To avoid confusion, read Stewart Butterfield at Sylloge posting about my post on the Social Software Seminar. He picks me up on a few points.
Mea culpa. What I meant to say wasn't what I wrote -- I was being lazy. I'm really only considering technologies that are currently used for/ will be designed to be used for directed, goal-oriented interaction.
Having said that, I think evaluating technologies afer-the-fact is the right way to go. There's a lot out there -- the WorldWideWeb application is massively successful in 2002, Hypercard isn't. What can we learn from that?
Likewise, email wasn't designed as a social environment in which decisions and arguments can be made towards a common goal. But it's good at that (well, goodish), and used for that. But MUDs aren't. I know it sounds like a too-simple question to ask, but why do most people have an email client open all the time, but don't invite clients to join them on the company MUD/MOO server?
Perhaps by extracting the secret properties of email that makes it useful for making certain classes of decision, social software can then be deliberately written.
Another perhaps. Perhaps one of the secret properties is that a command-line interface is too high a barrier to entry to hit critical mass in any cross-discipline group of people, and that's why MOOs never took off for business. Perhaps, with investigation, we'll find that's completely wrong. Graphical MOOs... well that's a different kettle with a whole load of different fish.
Social environments | This is something I'll come back to again because it's symptomatic of a lack of shared terminology: what is a social environment anyway? Quoting from Sylloge a little:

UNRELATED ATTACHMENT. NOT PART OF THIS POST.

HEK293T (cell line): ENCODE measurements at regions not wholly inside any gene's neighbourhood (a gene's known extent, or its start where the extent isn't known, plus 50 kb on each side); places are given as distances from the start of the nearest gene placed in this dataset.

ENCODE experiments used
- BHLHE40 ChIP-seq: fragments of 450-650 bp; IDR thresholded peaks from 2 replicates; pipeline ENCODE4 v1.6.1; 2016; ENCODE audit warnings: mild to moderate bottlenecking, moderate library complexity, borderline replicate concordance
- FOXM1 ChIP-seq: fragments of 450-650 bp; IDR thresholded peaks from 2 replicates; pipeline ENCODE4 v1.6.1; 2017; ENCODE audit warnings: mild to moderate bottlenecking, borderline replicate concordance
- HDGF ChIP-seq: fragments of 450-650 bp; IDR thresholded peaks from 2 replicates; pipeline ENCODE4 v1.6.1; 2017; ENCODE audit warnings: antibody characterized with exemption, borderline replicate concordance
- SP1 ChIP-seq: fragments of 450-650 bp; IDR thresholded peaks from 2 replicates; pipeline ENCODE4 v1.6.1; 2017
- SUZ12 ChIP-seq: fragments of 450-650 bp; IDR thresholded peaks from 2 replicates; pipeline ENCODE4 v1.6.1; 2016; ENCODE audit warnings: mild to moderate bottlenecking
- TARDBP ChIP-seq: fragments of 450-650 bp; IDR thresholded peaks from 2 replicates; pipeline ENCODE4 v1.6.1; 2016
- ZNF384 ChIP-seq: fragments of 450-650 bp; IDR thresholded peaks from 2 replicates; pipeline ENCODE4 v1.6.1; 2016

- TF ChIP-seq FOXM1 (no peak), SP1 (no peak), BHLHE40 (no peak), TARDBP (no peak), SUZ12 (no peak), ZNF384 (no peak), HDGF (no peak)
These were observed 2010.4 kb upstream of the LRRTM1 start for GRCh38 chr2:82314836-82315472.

"The web is closer to a providing something we could call a social environment, but even that seems a little dodgy - I'd be more inclined to say that the web is a medium for lots of smaller social environments, but one that is still generally parasitic on social environments (and cultures) that exist elsewhere (Limp Bizkit webrings don't spring up in the absence of Limp Bizkits)."
The www is like a city?
Firstly I reckon that because people are cross-media, at least some communication in any given media draws on culture elsewhere. Saying the www is parasitic is a little strong since the specific www culture is beginning to backwash into other environments: campaign websites, filtering and making news, freeing information. I don't think it's a necessary requirement for the interactions in a social environment to in the main be concerned with experiences had within that same space.
Second, we have a definitions of terms problem. I've previously regarded social media as being a synonym for social environments. That is, because the www is a medium that can contain social interaction, it is therefore a social environment. Something for me to think about.
Last point. Systems don't need to have specially designed to be social. Haddock.org/directory has a Recent searches panel down the side, and last June Phil and I spotted someone leaving messages in there and we ended up having a very short conversation -- the logs of which are now online.